The Turkish military incursion into northern Syria has sparked "fear and panic" in displacement camps that houses thousands of women and children with suspected links to Islamic State (IS) terror group, Radio Liberty reports, citing Tajik women living there.

Gulnora Orifova, who resides in the Al-Roj camp along with her three young children told RFE/RL by phone on October 12 that food supplies were running low at the camp as nearby roads had been closed for the past four days.

"If the situation continues like this, people will starve," she said.

Maryam, another Tajik woman at the camp, told RFE/RL that Al-Roj was being rapidly cut off from everything.

Maryam, who asked that her full name not be published, said she and her two young children depended on money wired from her relatives in Tajikistan to buy food.

But even money transfers were now impossible, she said. "All vital routes are closed now and food supplies are finishing too."

The Al-Roj camp reportedly houses nearly 2,000 women and children who allegedly had links to IS. Among them are some 30 Tajik nationals, including several infants.

Al-Roj is inside the 30-kilometer “safe zone” Turkey wants to create in Syria as its forces continue their attack, which began on October 9.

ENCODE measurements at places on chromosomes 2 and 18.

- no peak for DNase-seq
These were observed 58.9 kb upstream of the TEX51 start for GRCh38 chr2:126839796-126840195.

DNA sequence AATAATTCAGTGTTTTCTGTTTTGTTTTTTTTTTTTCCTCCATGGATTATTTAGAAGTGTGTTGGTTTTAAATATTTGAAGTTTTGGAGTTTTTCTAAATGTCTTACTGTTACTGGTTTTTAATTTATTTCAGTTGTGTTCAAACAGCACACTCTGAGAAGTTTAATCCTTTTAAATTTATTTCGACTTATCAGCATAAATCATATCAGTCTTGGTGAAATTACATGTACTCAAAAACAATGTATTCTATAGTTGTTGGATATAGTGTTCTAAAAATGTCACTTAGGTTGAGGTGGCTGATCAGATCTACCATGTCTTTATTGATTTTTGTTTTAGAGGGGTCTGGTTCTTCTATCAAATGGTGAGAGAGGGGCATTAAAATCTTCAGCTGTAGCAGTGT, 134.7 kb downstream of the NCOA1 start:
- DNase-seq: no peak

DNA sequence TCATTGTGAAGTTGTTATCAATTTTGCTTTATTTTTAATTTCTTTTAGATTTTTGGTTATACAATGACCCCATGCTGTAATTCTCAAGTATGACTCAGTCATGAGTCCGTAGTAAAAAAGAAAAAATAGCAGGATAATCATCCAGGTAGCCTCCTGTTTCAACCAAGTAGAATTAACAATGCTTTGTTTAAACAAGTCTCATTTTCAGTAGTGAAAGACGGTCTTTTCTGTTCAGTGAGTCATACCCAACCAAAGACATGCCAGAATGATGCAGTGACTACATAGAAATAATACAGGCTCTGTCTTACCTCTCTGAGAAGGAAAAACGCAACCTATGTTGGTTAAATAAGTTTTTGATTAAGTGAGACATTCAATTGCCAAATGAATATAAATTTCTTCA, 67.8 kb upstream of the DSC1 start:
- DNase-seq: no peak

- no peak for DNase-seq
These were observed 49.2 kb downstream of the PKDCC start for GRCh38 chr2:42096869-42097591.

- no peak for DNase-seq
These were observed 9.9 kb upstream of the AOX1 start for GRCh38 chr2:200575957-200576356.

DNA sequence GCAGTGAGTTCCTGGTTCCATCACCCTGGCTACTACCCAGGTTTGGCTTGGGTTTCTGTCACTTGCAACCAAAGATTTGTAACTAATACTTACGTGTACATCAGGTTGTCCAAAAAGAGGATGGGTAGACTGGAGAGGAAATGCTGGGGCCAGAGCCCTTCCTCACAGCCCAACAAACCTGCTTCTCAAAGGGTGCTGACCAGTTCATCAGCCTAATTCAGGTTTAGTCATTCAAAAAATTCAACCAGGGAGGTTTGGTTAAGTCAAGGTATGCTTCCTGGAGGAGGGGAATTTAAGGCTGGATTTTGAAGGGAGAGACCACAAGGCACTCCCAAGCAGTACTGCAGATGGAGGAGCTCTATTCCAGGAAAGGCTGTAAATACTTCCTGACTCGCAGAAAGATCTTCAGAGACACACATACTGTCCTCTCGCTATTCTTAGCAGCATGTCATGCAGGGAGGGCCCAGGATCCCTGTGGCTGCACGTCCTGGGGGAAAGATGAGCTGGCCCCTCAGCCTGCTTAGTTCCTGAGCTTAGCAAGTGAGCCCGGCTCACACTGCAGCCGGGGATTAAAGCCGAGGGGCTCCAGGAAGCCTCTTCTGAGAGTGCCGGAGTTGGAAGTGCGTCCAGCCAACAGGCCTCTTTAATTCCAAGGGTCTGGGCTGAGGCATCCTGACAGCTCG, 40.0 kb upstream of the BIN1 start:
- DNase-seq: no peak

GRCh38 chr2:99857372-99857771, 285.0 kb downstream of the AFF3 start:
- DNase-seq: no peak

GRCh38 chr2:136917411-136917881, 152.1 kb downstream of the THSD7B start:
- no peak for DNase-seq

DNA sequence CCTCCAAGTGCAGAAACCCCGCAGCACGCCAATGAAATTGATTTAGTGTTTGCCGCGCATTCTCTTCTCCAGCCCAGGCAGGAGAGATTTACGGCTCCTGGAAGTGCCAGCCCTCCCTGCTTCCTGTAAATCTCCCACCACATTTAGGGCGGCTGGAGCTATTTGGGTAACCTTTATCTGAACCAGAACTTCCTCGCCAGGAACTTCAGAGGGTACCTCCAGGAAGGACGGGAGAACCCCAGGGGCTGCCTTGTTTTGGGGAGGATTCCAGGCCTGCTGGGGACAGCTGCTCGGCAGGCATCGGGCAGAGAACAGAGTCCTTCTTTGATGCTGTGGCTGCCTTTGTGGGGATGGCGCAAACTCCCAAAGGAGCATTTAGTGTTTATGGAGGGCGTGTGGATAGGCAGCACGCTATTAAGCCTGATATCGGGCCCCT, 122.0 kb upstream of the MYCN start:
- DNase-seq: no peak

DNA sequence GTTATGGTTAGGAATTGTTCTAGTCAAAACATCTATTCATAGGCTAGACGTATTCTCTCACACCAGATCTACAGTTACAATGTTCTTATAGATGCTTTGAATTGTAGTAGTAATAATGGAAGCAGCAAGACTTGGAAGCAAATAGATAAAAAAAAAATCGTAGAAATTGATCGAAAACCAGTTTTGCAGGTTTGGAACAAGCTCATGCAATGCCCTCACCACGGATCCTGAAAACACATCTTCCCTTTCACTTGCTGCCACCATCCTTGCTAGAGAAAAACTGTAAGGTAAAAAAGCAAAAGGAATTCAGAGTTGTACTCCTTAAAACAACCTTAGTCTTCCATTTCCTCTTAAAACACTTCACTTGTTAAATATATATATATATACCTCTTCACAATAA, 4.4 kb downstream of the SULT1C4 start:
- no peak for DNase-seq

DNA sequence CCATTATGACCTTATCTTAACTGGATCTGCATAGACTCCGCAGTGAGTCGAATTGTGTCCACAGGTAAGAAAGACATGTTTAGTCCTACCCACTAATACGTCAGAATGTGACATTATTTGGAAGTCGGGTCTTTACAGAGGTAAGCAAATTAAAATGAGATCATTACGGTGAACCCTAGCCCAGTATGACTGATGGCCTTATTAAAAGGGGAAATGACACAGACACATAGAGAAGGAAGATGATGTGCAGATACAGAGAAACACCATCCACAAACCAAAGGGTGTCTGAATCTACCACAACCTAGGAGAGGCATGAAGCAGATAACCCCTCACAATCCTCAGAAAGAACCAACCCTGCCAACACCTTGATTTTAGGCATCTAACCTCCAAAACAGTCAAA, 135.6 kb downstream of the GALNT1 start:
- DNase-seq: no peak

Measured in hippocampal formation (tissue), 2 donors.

Amid the Turkish assault, Kurdish officials have said they cannot guarantee the security of the camps they guard.

The Kurds say they separately hold more than 12,000 suspected IS fighters, including foreign nationals, in makeshift prisons.

The largest of the camps is Al-Hawl, home to some 60,000 women and children with links to IS and some 10,000 other civilians displaced by the conflict.

According to RFE/RL, Authorities in Dushanbe estimate there are some 400 Tajik citizens, including many children, in Al-Hawl.

A Tajik woman who gave her first name as Farishta, told RFE/RL that the Turkish assault had triggered chaos and a humanitarian crisis at the camp.

The Turkish invasion has reportedly prompted Tajikistan to postpone a planned trip to northeast Syria by a Tajik diplomat in the coming weeks to begin the repatriation of the Tajik citizens in the camps.

Tajikistan’s Ambassador to Iraq and Kuwait, Zubaidullo Zubaidzoda, who is in charge of the operation to return the Tajiks who are stranded in Syria and Iraq, told RFE/RL on October 12 that he won't be traveling to the area until after the clashes between Turkish forces and the Kurds are finished.

Recall, Tajik authorities intend to bring back home women and children stranded in Syrian refugee camps.  According to some sources, Syrian refugee camps currently house at least 575 Tajik women and children whose families had joined the Islamic State (IS) terror group.  Most of the Tajiks are reportedly in the Al-Hawl refugee camp, located in northeastern Syria.